</p>
 
-<section> 
-<h4>Design principles</h4>
+<p>
+Many general-purpose guidelines exist for the URI designer to consider, including <a href="http://www.w3.org/TR/cooluris/" target="_blank">Cool URIs for the Semantic Web</a>, which provides guidance on how to use URIs to describe things that are not Web documents; <a href="http://www.cabinetoffice.gov.uk/resource-library/designing-uri-sets-uk-public-sector" target="_blank">Designing URI Sets for the UK Public Sector</a>, a document from the UK Cabinet offices that defines the design considerations on how to URIs can be used to publish public sector reference data; and (3) <a href="http://bit.ly/xJwA9g" target="_blank">Style Guidelines for Naming and Labelling Ontologies in the Multilingual Web</a> (PDF), which proposes guidelines for designing URIs in a multilingual scenario.
+</p>
+
+<h3>URI Design Principles</h3>
 <p>The Web makes use of the URI (Uniform Resource Identifiers) as a single global identification system. The global scope of URIs promotes large-scale "network effects", in order to benefit from the value of Linked Data government and governmental agencies need to identify their resources using URIs. This section provides a set of general principles aimed at helping to government stakeholders to define and manage URIs for their resources.</p>
+
 <p class="highlight"><b>Use HTTP URIs</b><br>
 What it means: To benefit from and increase the value of the World Wide Web, governments and agencies SHOULD provide HTTP URIs as identifiers for their resources. There are many benefits to participating in the existing network of URIs, including linking, caching, and indexing by search engines. As stated in [LDPrinciples], HTTP URIs enable people to "look-up" or "dereference" a URI in order to access a representation of the resource identified by that URI.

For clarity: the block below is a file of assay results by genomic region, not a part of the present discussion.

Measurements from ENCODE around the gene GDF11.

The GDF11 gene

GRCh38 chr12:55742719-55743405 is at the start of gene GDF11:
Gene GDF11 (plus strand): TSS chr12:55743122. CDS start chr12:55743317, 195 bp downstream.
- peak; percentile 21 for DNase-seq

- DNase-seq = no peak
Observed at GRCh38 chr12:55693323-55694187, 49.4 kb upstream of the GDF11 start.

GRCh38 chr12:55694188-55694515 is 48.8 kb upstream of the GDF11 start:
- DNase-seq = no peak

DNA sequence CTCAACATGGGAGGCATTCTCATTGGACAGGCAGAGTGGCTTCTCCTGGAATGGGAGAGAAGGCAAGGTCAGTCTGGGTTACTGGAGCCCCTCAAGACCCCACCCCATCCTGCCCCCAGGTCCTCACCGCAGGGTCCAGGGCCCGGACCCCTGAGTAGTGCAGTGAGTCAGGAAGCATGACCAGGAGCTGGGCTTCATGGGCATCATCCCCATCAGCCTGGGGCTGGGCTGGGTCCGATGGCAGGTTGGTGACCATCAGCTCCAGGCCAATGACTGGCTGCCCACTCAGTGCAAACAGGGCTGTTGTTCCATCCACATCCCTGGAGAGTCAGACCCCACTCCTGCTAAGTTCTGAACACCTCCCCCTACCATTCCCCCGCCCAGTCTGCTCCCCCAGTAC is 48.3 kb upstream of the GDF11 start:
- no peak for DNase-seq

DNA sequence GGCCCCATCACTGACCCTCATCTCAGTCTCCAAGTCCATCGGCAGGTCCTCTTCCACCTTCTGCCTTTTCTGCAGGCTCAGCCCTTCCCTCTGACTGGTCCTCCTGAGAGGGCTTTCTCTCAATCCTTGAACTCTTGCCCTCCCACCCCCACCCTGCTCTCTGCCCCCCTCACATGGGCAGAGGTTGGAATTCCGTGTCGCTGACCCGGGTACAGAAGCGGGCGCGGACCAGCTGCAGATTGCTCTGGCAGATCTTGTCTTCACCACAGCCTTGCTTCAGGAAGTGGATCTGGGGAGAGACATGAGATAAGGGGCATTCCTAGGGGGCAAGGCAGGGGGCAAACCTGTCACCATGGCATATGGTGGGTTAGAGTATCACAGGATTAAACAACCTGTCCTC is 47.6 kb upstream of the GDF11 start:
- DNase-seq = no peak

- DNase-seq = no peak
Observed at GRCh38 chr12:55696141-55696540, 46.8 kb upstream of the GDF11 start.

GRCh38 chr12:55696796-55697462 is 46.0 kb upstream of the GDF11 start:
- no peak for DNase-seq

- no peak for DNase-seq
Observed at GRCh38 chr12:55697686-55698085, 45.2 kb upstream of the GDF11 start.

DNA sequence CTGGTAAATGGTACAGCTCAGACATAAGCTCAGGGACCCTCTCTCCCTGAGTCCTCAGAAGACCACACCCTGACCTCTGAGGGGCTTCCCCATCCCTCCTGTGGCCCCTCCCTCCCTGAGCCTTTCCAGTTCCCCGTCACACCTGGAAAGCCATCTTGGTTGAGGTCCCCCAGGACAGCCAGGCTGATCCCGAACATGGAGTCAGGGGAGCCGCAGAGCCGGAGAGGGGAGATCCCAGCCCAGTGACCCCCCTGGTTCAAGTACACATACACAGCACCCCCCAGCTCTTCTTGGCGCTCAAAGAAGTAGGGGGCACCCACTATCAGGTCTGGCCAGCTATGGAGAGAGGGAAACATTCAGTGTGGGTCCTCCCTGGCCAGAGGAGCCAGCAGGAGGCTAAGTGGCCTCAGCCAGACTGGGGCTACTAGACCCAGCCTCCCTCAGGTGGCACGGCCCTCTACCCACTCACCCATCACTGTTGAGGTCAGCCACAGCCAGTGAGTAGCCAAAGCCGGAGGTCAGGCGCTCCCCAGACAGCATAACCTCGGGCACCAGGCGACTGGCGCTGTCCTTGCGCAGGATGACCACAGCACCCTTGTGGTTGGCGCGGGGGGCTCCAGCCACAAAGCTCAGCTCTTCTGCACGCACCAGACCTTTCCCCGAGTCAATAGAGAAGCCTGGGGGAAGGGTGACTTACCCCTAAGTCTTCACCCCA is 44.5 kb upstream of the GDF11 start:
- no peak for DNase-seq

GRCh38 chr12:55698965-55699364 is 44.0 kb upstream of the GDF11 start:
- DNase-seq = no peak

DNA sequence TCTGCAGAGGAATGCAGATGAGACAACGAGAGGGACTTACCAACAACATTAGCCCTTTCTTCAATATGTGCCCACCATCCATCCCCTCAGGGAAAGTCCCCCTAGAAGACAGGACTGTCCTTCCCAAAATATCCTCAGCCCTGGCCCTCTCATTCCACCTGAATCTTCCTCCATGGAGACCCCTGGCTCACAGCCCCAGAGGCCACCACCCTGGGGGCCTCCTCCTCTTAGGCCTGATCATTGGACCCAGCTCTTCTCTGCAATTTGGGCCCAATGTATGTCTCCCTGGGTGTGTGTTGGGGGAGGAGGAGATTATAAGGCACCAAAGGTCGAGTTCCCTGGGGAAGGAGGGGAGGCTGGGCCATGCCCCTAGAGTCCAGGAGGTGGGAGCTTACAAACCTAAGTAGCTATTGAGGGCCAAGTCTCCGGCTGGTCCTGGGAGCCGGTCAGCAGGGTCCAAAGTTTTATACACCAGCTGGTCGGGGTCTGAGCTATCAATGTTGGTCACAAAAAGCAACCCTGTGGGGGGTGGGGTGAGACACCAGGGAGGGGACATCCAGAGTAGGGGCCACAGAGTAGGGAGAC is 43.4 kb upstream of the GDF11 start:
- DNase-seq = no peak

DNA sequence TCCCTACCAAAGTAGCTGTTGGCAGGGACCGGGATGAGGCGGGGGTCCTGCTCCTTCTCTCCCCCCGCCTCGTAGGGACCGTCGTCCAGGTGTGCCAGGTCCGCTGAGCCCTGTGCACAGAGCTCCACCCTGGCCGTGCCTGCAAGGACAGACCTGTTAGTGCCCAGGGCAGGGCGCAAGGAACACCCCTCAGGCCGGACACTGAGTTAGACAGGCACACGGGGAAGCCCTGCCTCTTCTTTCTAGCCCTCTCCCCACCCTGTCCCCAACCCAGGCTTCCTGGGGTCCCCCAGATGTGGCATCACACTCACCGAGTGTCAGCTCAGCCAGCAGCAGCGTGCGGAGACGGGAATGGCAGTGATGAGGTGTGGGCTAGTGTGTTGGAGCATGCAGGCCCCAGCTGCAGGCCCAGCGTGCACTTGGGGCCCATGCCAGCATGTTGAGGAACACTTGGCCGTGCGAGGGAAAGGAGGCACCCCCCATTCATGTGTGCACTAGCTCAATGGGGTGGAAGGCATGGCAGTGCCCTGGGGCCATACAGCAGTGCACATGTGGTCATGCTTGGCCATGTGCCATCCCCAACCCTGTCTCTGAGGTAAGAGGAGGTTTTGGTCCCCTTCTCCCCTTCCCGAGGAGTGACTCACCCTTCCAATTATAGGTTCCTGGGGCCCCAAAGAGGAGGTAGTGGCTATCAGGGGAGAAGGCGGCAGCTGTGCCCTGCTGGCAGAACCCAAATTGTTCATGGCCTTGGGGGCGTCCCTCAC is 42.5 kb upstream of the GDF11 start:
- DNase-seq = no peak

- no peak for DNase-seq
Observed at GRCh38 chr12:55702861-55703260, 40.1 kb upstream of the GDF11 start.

To benefit from and increase the value of the World Wide Web, data publishers SHOULD provide URIs as identifiers for their resources.
 </p>
+
 <p class="highlight"><b>Provide at least one machine-readable representation of the resource identified by the URI</b><br>
 What it means: In order to enable HTTP URIs to be "dereferenced", data publishers have to set up the neccesary infraestructure elements (e.g. TCP-based HTTP servers) to serve representations of the resources they want to make available (e.g. a human-readable HTML representation or a machine-readable RDF/XML). A publisher may supply zero or more representations of the resource identified by that URI. However, there is a clear benefit to data users in providing at least one machine-readable representation. More information about serving different representations of a resource can be found in <a href="http://www.w3.org/TR/cooluris/" target="_blank">Cool URIs for the Semantic Web</a>.
 </p>
+
 <p class="highlight"><b>A URI structure will not contain anything that could change</b><br>
 What it means: 	It is good practice that URIs do not contain anything that could easily change or that is expected to change like session tokens or other state information. URIs should be stable and reliable in order to maximize the possibilities of reuse that Linked Data brings to users. There must be a balance between making URIs readable and keeping them more stable by removing descriptive information that will likely change. For more information on this see [MDinURI] and <a href="http://www.w3.org/TR/cooluris/" target="_blank">Architecture of the World Wide Web: URI Opacity</a>.
 </p>
+
+<p class="highlight"><b>URI Opacity</b><br>
+The Architecture of the World Wide Web [Jacobs], provides best practice for the treatment of URIs at the time they are resolved by a Web client:
+
+<i>Agents making use of URIs SHOULD NOT attempt to infer properties of the referenced resource.</i>
+
+URIs SHOULD be constructed in accordance with the guidance provided in this document to ensure ease of use during development and proper consideration to the guidelines given herein. However, Web clients accessing such URIs SHOULD NOT parse or otherwise read into the meaning of URIs.